By Jonathan Mbiriyamveka
HARARE – The curtain came down on the Harare International Festival of the Arts (HIFA), with a spectacular Closing Night performed by Ghanaian superstar Habib Koite and friends who included Zimbabwe’s Oliver Mtukudzi and Cameroonian Kareyce Fotso amid a flurry of fireworks display.
Famed for being Africa’s largest international arts festival, the six-day indaba ran under the theme “Staging an Intervention” which was a reflection of how arts can be an antidote to some of the problems affecting the continent’s ordinary citizens.
The first three days were marked by low turnout perhaps due to low disposable incomes currently hitting Zimbabwe and the fact that last year’s festival was a non- event.
There was little hype surrounding the festival as is normally the case in previous years.
However, in the performing arts such as theatre, dance and spoken word, the festival was a huge success.
Highlights of the festival included a production by Brian Geza called “Broken Pavements,” which was a hit among festival goers, the “Crazy Poets” featuring dub poet Albert Nyathi, musician Dereck Mpofu and guitarist Clive Mono Mukundu.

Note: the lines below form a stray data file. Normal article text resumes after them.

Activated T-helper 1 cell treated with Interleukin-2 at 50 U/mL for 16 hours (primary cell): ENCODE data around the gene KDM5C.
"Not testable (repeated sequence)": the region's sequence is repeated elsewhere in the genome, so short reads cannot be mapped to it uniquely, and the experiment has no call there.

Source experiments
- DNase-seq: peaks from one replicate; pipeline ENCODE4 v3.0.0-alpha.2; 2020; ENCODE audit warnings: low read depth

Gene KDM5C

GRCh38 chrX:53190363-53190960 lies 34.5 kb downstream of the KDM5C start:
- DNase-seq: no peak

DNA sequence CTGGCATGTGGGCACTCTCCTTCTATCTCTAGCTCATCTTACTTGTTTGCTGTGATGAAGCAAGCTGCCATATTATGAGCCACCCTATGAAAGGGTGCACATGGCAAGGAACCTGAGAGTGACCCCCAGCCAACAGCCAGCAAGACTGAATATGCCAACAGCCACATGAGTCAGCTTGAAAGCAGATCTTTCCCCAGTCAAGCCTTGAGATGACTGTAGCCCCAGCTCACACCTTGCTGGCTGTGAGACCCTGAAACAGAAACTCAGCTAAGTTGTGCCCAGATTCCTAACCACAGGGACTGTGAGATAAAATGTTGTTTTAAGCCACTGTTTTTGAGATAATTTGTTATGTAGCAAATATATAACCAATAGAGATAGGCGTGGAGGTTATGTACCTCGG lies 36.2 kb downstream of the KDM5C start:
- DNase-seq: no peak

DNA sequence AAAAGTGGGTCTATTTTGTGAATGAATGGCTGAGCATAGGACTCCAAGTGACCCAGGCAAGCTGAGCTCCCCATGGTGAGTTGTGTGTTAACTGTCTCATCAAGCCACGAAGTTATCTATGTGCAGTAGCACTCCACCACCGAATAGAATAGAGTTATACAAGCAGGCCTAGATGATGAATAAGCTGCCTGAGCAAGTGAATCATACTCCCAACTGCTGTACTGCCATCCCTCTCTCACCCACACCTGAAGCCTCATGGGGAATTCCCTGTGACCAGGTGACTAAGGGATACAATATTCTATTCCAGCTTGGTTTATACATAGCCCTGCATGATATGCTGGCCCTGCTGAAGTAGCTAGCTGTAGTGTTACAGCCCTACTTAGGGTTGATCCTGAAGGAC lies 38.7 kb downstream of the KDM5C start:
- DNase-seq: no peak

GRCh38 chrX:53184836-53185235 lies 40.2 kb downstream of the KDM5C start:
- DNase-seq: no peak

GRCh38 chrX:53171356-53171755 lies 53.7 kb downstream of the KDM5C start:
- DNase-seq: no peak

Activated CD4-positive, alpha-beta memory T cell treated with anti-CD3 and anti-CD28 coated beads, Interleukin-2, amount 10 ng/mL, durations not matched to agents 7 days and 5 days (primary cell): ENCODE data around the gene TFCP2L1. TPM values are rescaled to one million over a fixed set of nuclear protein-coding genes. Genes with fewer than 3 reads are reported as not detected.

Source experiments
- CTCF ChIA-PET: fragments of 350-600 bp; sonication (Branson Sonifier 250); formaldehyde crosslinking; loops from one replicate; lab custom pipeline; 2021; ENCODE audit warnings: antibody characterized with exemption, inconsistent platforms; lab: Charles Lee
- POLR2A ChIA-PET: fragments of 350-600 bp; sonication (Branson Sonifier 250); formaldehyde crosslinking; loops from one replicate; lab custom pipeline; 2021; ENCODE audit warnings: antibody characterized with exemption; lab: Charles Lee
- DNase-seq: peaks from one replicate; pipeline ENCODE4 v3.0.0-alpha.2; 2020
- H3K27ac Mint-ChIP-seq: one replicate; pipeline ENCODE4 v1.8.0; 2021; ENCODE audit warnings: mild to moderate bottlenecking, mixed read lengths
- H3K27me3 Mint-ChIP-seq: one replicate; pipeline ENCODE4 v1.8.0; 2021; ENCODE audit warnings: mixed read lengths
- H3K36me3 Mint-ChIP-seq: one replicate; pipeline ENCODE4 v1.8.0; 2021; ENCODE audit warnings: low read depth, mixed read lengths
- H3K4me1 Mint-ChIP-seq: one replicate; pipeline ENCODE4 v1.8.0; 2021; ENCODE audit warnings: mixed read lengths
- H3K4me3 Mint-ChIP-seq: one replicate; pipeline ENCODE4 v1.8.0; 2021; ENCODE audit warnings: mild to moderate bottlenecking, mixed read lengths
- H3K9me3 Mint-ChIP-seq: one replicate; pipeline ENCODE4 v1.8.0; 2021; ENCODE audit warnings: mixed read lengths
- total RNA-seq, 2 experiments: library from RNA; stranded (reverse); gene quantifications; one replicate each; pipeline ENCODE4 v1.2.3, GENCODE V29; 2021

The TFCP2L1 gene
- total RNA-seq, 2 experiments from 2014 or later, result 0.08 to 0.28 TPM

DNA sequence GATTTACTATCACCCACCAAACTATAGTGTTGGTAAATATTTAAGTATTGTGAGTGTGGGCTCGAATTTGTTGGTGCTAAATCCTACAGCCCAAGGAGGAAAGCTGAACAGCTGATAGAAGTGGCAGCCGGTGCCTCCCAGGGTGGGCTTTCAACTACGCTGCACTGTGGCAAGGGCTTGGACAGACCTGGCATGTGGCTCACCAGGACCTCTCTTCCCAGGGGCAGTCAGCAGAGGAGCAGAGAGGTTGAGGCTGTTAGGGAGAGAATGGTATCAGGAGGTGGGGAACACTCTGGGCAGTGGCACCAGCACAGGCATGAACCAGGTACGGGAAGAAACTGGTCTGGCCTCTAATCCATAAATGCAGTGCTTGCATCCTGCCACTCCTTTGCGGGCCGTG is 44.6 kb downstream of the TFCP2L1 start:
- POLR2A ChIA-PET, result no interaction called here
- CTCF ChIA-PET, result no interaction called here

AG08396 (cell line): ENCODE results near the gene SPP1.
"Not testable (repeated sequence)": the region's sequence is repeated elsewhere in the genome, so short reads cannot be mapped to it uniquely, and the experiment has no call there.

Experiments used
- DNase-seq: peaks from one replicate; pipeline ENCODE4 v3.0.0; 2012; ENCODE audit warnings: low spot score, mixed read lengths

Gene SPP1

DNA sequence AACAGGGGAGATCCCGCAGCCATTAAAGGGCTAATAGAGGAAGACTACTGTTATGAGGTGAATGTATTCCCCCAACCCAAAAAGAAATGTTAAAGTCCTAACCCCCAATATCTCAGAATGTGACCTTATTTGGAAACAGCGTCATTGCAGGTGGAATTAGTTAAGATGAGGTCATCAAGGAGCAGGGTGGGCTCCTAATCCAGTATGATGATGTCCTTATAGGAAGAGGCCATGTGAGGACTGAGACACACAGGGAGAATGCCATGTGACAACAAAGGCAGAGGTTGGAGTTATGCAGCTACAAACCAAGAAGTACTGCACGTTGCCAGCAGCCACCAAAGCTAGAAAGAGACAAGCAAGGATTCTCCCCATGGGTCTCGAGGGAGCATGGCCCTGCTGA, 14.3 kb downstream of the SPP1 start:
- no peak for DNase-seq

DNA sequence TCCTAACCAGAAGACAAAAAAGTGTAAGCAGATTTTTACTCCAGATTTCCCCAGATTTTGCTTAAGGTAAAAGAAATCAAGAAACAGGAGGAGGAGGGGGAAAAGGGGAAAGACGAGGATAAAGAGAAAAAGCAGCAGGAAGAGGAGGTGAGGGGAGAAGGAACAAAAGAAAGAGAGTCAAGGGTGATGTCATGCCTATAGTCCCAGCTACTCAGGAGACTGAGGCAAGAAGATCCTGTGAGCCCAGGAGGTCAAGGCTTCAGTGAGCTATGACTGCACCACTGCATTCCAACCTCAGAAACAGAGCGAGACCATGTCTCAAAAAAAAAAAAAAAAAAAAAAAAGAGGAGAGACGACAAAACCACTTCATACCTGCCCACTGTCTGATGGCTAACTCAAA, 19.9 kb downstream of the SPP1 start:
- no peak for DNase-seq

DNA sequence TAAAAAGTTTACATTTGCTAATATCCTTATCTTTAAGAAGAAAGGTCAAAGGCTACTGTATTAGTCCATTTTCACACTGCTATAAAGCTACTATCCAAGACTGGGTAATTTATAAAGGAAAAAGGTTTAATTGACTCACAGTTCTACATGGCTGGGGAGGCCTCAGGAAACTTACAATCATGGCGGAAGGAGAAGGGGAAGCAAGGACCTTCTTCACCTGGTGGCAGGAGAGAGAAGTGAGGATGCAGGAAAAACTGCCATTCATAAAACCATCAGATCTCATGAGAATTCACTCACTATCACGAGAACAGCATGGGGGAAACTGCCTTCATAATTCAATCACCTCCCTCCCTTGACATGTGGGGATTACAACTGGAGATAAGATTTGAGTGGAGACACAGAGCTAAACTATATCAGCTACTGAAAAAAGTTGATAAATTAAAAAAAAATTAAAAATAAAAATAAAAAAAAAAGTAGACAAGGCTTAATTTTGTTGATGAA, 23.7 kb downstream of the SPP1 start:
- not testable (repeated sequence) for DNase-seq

Basically Nyathi, a renowned poet, fused his poetry with music to engage the audiences.
In theatre, “Tumaini”, a play that sets out to show the push and pull factors of migration got a standing ovation at Reps Theatre Upstairs.
The physical theatre production proved popular among theatre lovers as it was the first time that such play was staged.
Physical theatre basically means that things that are normally spoken in theatre are actually shown.
This form of theatre is engaging as it is easy to follow.
The play has a local twist with global appeal about migration of people.
One of the amazing shows was dubbed ‘The Dance We Made’ which engaged the crowds to perform their own dances which were filmed and posted online for the world to see.
The collaborative project saw the return of Tim Casson, thanks to the British Council for supporting the initiative.
Casson was joined by talented contemporary and award winning dancer Maylene Chenjerai, Catherine Douglas, Blessed Rukweza, Admire Mwashita, Abel Mafuleni and Tinashe Muza to create a dance piece by Hararians.
What was all the more exciting was that more than 50 members of Harare public each day contributed to one unique performance.
“The Dance We Made” was a celebration of the city, its people and the power of collective creative action.
Maria Wilson, the executive director of HIFA said the 2017 edition was miraculously staged due to donor fatigue.
“Taking up HIFA 2017 has been difficult decision but made because of an overwhelming belief in what the festival achieves.
“The economic environment is beyond harsh. Yet, without the support of these imaginative, committed and patriotic companies, there would be no HIFA 2017.
“The donor and embassy community truly care about what happens to the Zimbabwean people,” she said.